Abdominal pain - chronic

  • PIC logo
    PIC Endorsed
  • See also

    Abdominal pain - acute
    Adolescent gynaecology – lower abdominal pain
    Engaging with and assessing the adolescent patient

    Key Points

    1. In most children, no organic cause is found
    2. Non-specific or functional abdominal pain is a distinct diagnosis and does not require exclusion of all organic causes
    3. Many children do not need investigations. Investigations are guided by red flags or likely diagnosis. Imaging is rarely required
    4. Significant functional impairment should prompt consideration of referral to a specialist


    • Chronic abdominal pain is intermittent or constant abdominal pain that has been present for at least two months
    • Non-specific abdominal pain that self-resolves over time without specific treatment is very common in primary school aged children
    • The aetiology may be organic or functional. These are not mutually exclusive; they can exist alongside each other and interact
      • Organic: an underlying medical cause is found, either a primary gastrointestinal disorder or non-gastrointestinal disease
      • Functional: the child has physical symptoms without any readily identifiable organic cause
    • Comorbid mental health issues (including anxiety and depression) are very common in children with chronic abdominal pain. These may both result from, and contribute to, the experience of chronic pain



    • Pain characteristics (location, time course, triggers, association with meals, pain waking the child from sleep)
    • Associated symptoms:
      • unintentional weight loss/stunting of height
      • unexplained fever
      • changes in bowel habit, chronic diarrhoea, blood in stools
      • nocturnal stooling
      • appetite changes
      • dysphagia (the sensation of food sticking, or moving slowly down the oesophagus, after swallowing), odynophagia (pain on swallowing)
      • persistent vomiting (especially if bilious. See acute abdominal pain)
      • urinary symptoms
      • extraintestinal manifestations of inflammatory bowel disease (IBD) (eyes, skin, joints, perianal)
    • History of reflux symptoms (heartburn, waterbrash, regurgitation)
    • Dietary history (including foods excluded from diet)
    • Menstrual history, sexual history and contraception (if relevant)
    • Family history of IBD or coeliac disease
    • HEADSSS screen
    • Functional impact of pain on usual activities (eg school attendance, social activities, physical activity)


    • Signs of dehydration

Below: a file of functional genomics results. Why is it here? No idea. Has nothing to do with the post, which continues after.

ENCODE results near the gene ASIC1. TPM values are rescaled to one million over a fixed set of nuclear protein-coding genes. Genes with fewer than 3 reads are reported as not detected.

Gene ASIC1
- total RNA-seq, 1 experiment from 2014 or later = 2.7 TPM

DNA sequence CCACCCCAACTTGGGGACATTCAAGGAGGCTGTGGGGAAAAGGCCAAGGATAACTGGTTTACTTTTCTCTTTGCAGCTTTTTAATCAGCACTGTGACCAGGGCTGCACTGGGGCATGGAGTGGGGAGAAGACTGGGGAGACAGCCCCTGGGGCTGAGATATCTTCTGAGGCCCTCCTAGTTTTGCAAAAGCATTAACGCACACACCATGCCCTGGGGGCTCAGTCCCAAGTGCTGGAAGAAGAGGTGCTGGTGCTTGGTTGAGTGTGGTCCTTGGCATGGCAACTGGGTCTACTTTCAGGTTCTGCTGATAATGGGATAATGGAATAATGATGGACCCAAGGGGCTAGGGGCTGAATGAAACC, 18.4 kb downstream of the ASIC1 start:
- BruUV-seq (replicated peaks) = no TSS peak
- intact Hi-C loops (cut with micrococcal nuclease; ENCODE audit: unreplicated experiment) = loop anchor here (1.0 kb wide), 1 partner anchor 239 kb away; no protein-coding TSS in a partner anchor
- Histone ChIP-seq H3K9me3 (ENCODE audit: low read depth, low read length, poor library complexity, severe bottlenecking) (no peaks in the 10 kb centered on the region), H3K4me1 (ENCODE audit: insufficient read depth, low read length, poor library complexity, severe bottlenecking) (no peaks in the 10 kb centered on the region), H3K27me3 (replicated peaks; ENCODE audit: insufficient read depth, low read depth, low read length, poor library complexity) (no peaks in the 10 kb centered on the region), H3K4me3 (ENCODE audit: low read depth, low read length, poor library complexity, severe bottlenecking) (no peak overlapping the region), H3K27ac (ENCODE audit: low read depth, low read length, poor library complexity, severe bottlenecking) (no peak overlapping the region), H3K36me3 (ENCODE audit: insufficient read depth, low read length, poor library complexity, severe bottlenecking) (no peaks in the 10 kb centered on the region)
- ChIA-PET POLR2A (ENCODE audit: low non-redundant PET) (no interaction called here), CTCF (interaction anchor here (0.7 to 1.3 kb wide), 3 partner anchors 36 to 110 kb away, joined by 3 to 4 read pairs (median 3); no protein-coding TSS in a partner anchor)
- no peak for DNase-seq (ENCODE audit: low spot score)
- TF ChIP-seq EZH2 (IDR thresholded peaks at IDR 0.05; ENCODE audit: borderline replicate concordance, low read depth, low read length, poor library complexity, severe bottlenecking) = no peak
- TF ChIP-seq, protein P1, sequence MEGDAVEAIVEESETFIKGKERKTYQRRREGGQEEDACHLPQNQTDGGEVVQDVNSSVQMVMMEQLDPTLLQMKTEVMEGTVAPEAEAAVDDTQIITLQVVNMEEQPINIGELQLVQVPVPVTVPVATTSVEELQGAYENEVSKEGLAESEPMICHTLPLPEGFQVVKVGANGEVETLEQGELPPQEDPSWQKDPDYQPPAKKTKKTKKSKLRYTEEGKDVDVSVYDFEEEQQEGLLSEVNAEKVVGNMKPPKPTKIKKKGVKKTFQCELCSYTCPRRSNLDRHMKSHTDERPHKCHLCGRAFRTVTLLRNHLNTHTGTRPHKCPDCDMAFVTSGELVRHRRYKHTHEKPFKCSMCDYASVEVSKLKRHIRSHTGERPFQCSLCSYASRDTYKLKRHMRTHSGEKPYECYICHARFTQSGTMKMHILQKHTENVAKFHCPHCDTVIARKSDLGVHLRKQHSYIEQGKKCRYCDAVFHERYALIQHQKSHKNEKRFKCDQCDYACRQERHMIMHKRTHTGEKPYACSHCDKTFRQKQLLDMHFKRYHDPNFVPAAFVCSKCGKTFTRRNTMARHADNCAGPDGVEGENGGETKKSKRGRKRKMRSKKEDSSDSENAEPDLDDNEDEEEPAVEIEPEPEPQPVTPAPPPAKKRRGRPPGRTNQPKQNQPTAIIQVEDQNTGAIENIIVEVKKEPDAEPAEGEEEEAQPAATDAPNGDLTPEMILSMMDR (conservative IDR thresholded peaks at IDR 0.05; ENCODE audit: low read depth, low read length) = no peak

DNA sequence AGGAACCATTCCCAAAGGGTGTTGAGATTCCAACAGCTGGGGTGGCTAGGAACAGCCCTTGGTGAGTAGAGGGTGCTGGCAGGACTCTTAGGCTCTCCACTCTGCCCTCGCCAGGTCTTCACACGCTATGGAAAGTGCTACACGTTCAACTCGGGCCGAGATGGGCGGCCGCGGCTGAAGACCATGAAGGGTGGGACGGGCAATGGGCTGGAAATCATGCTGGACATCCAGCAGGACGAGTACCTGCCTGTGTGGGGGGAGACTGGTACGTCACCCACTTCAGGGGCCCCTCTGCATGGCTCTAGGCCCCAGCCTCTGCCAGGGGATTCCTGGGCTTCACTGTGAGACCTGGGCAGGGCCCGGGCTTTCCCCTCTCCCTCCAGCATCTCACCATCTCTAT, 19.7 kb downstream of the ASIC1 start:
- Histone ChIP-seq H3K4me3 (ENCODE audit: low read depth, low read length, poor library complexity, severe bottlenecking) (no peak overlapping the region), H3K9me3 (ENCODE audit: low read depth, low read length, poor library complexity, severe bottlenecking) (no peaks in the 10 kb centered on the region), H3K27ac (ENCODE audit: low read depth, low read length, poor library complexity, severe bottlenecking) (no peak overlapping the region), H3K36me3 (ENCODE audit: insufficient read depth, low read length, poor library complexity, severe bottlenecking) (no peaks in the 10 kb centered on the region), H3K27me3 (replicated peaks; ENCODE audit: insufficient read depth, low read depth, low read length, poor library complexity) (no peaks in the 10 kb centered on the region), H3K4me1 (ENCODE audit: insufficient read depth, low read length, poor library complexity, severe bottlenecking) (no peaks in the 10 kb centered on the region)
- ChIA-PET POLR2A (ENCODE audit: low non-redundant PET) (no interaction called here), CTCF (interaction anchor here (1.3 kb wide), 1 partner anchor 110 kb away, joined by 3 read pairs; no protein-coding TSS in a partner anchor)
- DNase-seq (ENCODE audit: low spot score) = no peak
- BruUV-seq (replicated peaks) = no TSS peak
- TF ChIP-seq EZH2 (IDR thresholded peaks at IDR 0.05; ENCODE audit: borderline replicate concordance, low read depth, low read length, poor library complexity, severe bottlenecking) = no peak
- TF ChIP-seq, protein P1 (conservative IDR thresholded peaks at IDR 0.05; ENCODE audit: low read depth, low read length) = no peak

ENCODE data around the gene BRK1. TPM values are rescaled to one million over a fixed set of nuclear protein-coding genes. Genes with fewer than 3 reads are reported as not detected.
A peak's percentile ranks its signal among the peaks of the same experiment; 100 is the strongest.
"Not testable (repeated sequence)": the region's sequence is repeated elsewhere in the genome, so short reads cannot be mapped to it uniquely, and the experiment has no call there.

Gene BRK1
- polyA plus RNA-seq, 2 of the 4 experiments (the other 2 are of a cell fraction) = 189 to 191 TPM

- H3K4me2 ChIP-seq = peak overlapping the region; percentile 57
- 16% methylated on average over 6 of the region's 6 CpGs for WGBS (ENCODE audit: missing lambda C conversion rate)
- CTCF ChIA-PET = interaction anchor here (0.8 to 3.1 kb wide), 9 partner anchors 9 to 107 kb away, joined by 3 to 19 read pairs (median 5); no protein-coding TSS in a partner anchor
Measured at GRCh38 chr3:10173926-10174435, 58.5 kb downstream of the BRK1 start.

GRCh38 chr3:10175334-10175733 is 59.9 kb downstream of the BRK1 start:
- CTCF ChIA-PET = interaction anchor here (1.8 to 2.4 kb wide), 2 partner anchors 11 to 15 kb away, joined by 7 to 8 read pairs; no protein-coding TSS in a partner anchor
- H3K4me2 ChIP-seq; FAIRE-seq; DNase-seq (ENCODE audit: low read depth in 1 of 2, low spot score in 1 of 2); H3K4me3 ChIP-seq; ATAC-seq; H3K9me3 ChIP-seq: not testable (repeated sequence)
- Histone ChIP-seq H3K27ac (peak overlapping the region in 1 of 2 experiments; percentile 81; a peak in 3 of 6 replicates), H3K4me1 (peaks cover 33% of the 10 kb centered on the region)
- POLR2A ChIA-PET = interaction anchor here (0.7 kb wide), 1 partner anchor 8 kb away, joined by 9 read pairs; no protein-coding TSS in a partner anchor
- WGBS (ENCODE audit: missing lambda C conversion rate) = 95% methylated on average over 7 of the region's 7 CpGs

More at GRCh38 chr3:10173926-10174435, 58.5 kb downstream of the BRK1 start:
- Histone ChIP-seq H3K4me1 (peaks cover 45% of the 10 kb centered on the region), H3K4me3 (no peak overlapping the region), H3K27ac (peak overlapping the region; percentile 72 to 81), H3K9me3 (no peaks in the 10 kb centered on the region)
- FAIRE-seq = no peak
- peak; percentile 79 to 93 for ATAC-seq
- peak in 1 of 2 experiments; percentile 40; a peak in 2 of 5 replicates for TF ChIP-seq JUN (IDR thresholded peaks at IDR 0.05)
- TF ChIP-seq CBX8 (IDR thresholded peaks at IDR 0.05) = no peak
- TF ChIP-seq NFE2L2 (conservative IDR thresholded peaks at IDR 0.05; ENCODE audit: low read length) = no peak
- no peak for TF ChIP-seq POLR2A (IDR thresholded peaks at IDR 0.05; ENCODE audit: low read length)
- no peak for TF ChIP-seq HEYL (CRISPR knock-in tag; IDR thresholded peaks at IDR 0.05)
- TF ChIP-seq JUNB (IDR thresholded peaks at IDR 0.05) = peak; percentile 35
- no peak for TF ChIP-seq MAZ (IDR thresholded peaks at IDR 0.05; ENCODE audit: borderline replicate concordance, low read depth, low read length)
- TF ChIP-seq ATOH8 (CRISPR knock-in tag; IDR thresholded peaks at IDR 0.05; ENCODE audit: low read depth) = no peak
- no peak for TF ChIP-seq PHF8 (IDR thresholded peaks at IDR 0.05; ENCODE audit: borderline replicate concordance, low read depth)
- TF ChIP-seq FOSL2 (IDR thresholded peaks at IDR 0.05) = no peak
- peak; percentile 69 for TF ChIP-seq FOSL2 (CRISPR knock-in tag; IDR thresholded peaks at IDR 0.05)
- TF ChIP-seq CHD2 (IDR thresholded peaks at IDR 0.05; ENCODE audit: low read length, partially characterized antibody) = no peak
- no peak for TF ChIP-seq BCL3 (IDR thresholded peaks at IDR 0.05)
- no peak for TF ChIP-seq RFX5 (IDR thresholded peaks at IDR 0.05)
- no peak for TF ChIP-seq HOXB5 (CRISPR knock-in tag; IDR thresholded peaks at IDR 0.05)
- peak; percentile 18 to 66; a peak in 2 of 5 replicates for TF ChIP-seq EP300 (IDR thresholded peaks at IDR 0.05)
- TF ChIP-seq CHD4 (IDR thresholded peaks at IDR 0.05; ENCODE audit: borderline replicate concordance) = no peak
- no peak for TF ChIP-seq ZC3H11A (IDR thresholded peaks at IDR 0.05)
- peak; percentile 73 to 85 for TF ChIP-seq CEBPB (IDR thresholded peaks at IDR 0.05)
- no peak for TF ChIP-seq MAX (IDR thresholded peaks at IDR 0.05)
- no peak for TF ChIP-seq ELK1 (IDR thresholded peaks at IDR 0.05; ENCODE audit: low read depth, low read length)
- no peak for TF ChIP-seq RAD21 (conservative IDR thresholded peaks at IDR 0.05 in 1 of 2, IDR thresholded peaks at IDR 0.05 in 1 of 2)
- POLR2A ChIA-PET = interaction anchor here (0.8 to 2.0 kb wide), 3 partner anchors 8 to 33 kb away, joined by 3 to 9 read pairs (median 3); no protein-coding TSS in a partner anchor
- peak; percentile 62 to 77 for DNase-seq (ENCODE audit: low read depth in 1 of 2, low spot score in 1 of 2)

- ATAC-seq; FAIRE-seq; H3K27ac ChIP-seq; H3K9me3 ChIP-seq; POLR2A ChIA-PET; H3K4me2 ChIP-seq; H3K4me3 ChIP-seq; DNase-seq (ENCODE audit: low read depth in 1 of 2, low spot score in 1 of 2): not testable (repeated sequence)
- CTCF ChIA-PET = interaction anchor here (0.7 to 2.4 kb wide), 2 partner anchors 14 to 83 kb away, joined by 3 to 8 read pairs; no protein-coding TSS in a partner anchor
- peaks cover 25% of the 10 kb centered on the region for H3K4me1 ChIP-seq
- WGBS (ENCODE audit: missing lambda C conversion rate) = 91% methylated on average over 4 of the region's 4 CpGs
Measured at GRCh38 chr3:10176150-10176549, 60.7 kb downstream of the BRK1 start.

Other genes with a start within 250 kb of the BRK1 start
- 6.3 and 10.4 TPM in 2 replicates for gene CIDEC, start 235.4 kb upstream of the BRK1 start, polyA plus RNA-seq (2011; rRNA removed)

• Weight and height, preferably over time
    • Pubertal status
    • Abdominal examination for palpable faeces, palpable mass
    • Extraintestinal manifestations of IBD

    Differential Diagnosis

    • More likely if there are red flags


    Key features:


    • Infrequent stools (<=2 stools/week)
    • History of painful or hard bowel movements

    Gastroesophageal Reflux Disease (GORD)

    • Regurgitation, dysphagia, waterbrash
    • Pain relieved by eating


    • Diarrhoea, may contain blood or mucus
    • Fever

    Coeliac disease

    • Altered bowel habit
    • Poor weight gain or slow growth
    • Anaemia/iron deficiency (treatment resistant)
    • Bloating
    • Family history of coeliac disease

    Parasitic infection (giardia)

    • Loose, pale, greasy stools – foul-smelling
    • Bloating
    • Nausea, loss of appetite

    DKA/first presentation of Type 1 Diabetes

    • Excessive thirst, frequent urination
    • Loss of weight


    • Pain associated with menstrual cycle


    • May be exacerbated by psychosocial stressors
    • May be exacerbated by physical stressors (specific foods, missing meals, tiredness)


    Key features:

    Irritable bowel syndrome

    • Abdominal pain at least 4 days per month, associated with change in bowel habit
      • Pain associated with change in frequency or form of stool
      • Pain related to defecation

    Abdominal migraine

    • Stereotypical, paroxysmal episodes of periumbilical or diffuse abdominal pain with few or no GI complaints between attacks
    • Migraine in child (or family)

    Functional dyspepsia

    • Bothersome postprandial fullness
    • Early satiety
    • Epigastric pain and burning not associated with bowel habit

    Non-specific abdominal pain/functional abdominal pain (not otherwise specified)

    • No obvious organic aetiology
    • Pain may be episodic or continuous
    • Not associated with change in stool frequency/consistency
    • Chronic abdominal pain may develop as a response to psychosocial stressors or emotional distress

    Somatic symptom disorder

    • Child has a significant focus on physical symptoms, resulting in major distress or difficulty functioning
    • May describe symptoms that are incongruent with findings on examination or investigation



    • Many children do not need investigations
    • Investigations should be targeted to likely diagnoses

    Investigations, depending on likely diagnoses, may include:

    • urinalysis (+/- culture +/- pregnancy test +/- STI screen if indicated)
    • stool sample: M/C/S, ova, cysts and parasites
    • faecal calprotectin for children over 4 years (if features of IBD). Do not test under the age of 4 years without discussion with a paediatrician or paediatric gastroenterologist